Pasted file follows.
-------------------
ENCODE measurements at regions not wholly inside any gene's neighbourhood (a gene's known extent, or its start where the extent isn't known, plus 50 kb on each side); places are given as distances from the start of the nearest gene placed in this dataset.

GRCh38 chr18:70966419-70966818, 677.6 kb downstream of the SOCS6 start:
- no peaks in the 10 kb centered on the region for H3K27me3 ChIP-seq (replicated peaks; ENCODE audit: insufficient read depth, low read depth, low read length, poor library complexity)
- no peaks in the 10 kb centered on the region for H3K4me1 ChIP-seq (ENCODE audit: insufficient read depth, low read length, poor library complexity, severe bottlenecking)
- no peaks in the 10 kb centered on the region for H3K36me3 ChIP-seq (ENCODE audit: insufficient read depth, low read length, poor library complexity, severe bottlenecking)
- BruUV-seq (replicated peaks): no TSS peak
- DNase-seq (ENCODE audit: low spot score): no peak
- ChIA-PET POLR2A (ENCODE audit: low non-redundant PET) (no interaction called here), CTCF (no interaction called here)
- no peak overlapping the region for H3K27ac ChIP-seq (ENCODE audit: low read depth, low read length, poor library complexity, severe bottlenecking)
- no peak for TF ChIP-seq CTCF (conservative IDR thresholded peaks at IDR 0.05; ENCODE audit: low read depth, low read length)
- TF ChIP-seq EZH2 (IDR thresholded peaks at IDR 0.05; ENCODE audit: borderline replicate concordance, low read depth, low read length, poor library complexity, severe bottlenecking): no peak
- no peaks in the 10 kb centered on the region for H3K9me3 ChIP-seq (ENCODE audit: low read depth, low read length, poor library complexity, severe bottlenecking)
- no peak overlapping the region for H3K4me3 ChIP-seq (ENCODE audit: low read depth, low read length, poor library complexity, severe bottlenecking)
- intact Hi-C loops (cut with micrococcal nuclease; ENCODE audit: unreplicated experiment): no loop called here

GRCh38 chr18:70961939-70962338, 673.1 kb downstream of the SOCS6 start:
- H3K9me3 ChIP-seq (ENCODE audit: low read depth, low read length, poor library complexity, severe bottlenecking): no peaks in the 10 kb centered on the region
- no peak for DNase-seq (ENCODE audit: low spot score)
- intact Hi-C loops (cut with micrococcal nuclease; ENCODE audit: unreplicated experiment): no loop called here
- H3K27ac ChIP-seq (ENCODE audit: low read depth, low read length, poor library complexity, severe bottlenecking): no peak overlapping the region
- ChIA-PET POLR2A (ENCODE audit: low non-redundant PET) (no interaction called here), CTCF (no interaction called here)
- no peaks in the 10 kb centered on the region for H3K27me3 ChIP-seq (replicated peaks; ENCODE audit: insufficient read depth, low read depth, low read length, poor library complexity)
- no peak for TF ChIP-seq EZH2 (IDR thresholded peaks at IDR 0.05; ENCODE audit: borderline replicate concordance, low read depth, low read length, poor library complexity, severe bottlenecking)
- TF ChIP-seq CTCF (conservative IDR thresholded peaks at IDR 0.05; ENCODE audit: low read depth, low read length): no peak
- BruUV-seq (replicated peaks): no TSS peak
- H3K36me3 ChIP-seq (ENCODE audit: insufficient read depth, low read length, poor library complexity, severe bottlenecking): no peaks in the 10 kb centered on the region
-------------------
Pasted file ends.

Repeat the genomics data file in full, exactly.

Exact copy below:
ENCODE measurements at regions not wholly inside any gene's neighbourhood (a gene's known extent, or its start where the extent isn't known, plus 50 kb on each side); places are given as distances from the start of the nearest gene placed in this dataset.

GRCh38 chr18:70966419-70966818, 677.6 kb downstream of the SOCS6 start:
- no peaks in the 10 kb centered on the region for H3K27me3 ChIP-seq (replicated peaks; ENCODE audit: insufficient read depth, low read depth, low read length, poor library complexity)
- no peaks in the 10 kb centered on the region for H3K4me1 ChIP-seq (ENCODE audit: insufficient read depth, low read length, poor library complexity, severe bottlenecking)
- no peaks in the 10 kb centered on the region for H3K36me3 ChIP-seq (ENCODE audit: insufficient read depth, low read length, poor library complexity, severe bottlenecking)
- BruUV-seq (replicated peaks): no TSS peak
- DNase-seq (ENCODE audit: low spot score): no peak
- ChIA-PET POLR2A (ENCODE audit: low non-redundant PET) (no interaction called here), CTCF (no interaction called here)
- no peak overlapping the region for H3K27ac ChIP-seq (ENCODE audit: low read depth, low read length, poor library complexity, severe bottlenecking)
- no peak for TF ChIP-seq CTCF (conservative IDR thresholded peaks at IDR 0.05; ENCODE audit: low read depth, low read length)
- TF ChIP-seq EZH2 (IDR thresholded peaks at IDR 0.05; ENCODE audit: borderline replicate concordance, low read depth, low read length, poor library complexity, severe bottlenecking): no peak
- no peaks in the 10 kb centered on the region for H3K9me3 ChIP-seq (ENCODE audit: low read depth, low read length, poor library complexity, severe bottlenecking)
- no peak overlapping the region for H3K4me3 ChIP-seq (ENCODE audit: low read depth, low read length, poor library complexity, severe bottlenecking)
- intact Hi-C loops (cut with micrococcal nuclease; ENCODE audit: unreplicated experiment): no loop called here

GRCh38 chr18:70961939-70962338, 673.1 kb downstream of the SOCS6 start:
- H3K9me3 ChIP-seq (ENCODE audit: low read depth, low read length, poor library complexity, severe bottlenecking): no peaks in the 10 kb centered on the region
- no peak for DNase-seq (ENCODE audit: low spot score)
- intact Hi-C loops (cut with micrococcal nuclease; ENCODE audit: unreplicated experiment): no loop called here
- H3K27ac ChIP-seq (ENCODE audit: low read depth, low read length, poor library complexity, severe bottlenecking): no peak overlapping the region
- ChIA-PET POLR2A (ENCODE audit: low non-redundant PET) (no interaction called here), CTCF (no interaction called here)
- no peaks in the 10 kb centered on the region for H3K27me3 ChIP-seq (replicated peaks; ENCODE audit: insufficient read depth, low read depth, low read length, poor library complexity)
- no peak for TF ChIP-seq EZH2 (IDR thresholded peaks at IDR 0.05; ENCODE audit: borderline replicate concordance, low read depth, low read length, poor library complexity, severe bottlenecking)
- TF ChIP-seq CTCF (conservative IDR thresholded peaks at IDR 0.05; ENCODE audit: low read depth, low read length): no peak
- BruUV-seq (replicated peaks): no TSS peak
- H3K36me3 ChIP-seq (ENCODE audit: insufficient read depth, low read length, poor library complexity, severe bottlenecking): no peaks in the 10 kb centered on the region